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China gives first PGI recognition to Cognac

Cognac has become the first Protected Geographical Indication (PGI) ever to be recognised by China, preparing the way for Chinese recognition of other European areas and products.

Cognac’s status was officially announced on the 18th December 2009 by the AQSIQ (General Administration of Quality Supervision, Inspection and Quarantine).

Created in 1992, the Protected Geographical Indication is a pan-European term used to designate an area, a specific place or, in exceptional cases, a country. It describes an agricultural product or a foodstuff which comes from such a place and which has a specific quality, goodwill or other characteristic property attributable to its geographical origin. The production, processing or preparation takes place within the determined geographical area.

Given the popularity of Cognac in China and its position as top imported spirit on the Chinese market, the BNIC (Bureau National Interprofessionnel du Cognac) began talks with the Chinese authorities as early as 1995, via Chinese importers, to gain recognition for Cognac as a PGI.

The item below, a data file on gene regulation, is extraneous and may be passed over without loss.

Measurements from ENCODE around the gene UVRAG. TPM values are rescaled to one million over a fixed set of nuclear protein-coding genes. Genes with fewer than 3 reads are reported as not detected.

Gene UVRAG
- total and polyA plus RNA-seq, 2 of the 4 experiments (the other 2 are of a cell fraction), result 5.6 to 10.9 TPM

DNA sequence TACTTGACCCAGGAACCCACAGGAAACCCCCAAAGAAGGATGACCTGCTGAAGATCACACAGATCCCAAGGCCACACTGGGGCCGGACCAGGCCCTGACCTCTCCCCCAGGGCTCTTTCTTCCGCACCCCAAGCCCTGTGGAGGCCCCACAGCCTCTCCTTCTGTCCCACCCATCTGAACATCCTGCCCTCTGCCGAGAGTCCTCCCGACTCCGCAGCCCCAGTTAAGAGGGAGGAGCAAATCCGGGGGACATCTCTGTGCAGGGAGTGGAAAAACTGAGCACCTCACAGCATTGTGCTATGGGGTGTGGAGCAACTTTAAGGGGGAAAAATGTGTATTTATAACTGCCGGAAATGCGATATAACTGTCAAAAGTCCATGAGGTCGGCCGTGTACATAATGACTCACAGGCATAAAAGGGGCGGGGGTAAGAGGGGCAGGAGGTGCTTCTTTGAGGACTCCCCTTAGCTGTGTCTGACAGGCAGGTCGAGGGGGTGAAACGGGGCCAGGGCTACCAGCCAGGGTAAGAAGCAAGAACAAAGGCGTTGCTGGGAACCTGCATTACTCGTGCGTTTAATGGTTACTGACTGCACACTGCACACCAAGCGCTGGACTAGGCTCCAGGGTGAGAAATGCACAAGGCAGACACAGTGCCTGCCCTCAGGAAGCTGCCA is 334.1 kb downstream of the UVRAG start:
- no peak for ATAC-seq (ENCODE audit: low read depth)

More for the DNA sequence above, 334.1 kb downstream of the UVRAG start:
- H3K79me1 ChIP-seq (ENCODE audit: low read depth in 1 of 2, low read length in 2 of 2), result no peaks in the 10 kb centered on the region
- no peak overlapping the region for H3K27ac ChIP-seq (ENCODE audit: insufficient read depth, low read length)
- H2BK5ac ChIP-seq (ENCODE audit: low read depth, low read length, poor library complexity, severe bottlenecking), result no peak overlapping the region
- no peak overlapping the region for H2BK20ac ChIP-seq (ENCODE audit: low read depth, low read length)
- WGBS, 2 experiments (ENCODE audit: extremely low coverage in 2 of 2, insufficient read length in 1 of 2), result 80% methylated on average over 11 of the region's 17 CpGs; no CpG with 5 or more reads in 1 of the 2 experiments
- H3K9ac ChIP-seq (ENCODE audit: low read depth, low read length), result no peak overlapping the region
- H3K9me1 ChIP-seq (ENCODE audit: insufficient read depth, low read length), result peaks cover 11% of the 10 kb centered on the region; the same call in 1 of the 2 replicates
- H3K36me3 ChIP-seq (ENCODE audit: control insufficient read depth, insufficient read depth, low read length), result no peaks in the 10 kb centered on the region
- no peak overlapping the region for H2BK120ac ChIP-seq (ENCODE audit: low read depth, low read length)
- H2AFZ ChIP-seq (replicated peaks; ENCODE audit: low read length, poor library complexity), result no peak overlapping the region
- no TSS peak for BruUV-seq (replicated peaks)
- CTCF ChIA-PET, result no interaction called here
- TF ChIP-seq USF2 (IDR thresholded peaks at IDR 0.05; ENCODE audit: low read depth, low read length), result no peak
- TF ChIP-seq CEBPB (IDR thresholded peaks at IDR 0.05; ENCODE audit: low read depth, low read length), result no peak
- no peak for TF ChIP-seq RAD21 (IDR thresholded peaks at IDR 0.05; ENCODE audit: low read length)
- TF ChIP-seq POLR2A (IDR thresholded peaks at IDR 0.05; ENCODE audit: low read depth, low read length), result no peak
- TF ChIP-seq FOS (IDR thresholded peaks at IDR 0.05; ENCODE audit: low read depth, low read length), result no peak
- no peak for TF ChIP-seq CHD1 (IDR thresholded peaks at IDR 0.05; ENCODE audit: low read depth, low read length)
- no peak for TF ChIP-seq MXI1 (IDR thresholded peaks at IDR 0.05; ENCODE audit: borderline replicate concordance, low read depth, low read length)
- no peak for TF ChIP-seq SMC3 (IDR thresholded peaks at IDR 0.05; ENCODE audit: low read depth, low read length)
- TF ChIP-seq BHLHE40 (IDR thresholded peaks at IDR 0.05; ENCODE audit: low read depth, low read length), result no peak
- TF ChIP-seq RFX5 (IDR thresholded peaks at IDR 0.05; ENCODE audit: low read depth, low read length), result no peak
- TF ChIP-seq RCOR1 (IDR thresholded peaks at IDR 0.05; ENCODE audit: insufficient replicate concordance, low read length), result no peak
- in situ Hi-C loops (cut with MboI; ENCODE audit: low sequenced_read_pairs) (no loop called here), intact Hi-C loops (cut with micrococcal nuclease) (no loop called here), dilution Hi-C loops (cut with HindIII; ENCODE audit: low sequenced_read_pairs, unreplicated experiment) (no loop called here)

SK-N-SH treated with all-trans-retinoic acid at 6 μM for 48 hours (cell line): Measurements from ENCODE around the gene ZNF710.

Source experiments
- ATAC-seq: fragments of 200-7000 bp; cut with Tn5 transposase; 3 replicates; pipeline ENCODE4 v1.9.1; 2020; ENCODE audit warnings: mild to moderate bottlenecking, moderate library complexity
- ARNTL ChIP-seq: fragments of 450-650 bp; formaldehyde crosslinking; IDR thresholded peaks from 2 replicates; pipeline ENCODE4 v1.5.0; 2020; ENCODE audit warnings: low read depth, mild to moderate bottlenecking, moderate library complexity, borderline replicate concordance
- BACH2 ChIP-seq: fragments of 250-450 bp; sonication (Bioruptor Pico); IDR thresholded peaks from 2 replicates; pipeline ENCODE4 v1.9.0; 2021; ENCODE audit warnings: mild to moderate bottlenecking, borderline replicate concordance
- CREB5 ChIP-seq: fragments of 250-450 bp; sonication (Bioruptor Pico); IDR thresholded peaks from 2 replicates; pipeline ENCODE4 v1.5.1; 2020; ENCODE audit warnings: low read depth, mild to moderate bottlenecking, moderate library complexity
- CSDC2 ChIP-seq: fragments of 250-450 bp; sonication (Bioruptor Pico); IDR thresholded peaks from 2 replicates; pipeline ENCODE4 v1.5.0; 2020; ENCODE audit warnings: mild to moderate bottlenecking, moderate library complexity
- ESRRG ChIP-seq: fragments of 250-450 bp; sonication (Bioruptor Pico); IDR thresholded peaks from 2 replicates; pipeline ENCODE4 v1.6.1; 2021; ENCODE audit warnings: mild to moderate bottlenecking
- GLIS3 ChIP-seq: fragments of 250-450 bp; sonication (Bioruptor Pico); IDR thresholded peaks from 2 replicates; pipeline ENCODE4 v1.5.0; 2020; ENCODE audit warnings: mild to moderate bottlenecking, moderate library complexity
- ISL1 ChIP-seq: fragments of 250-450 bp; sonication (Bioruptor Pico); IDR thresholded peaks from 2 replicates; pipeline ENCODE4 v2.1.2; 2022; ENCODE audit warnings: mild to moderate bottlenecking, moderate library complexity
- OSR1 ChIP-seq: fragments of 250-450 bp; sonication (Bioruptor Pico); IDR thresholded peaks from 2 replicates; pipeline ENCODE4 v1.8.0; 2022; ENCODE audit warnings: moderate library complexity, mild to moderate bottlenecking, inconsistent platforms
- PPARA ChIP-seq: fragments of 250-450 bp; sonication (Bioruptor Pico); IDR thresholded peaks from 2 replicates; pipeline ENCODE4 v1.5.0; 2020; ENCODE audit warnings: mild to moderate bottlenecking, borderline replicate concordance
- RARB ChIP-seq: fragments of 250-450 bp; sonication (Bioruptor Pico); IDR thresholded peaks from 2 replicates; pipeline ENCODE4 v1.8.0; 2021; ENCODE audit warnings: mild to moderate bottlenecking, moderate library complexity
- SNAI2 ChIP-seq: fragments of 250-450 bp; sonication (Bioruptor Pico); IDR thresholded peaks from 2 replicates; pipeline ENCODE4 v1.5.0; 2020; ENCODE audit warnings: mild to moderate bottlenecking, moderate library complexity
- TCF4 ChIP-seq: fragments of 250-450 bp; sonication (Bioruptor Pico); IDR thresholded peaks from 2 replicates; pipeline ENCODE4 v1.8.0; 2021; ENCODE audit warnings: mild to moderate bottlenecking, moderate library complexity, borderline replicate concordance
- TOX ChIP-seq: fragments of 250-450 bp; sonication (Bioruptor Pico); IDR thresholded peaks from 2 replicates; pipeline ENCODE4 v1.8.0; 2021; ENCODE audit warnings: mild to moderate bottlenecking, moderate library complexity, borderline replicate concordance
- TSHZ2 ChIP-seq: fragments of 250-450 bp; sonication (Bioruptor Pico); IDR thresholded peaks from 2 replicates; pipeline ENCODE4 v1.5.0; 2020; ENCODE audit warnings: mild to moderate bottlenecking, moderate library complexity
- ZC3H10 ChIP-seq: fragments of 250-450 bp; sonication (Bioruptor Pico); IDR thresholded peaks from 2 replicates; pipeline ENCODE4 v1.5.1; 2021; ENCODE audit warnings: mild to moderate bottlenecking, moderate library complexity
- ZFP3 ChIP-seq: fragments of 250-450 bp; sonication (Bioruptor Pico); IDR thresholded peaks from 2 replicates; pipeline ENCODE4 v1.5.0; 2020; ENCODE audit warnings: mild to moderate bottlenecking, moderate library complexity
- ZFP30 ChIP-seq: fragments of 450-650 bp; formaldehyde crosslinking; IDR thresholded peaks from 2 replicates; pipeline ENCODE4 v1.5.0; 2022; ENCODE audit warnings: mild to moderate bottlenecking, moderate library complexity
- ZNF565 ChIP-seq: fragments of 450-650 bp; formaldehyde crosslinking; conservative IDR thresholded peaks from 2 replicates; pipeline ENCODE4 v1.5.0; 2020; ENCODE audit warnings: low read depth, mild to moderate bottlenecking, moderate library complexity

Indeed, China introduced legislation in 2005, which protected some 900 nationally produced products from specified areas but excluded imported goods.

Further discussions throughout 2009 between the Chinese authorities and the President and Director of the BNIC, with support from the EU and the French Ministry of Agriculture and Fisheries, resulted in official recognition of Cognac.

Commenting on the news, the BNIC’s director, Alain Philippe, said, “This is a very fitting end to the Centenary Year of the official recognition of the Cognac appellation. That Cognac is the first European PGI to be recognised by the Chinese reflects the international importance of Cognac as an economic locomotive.  It is a very proud day for us.”


1 January 2010 - Felicity Murray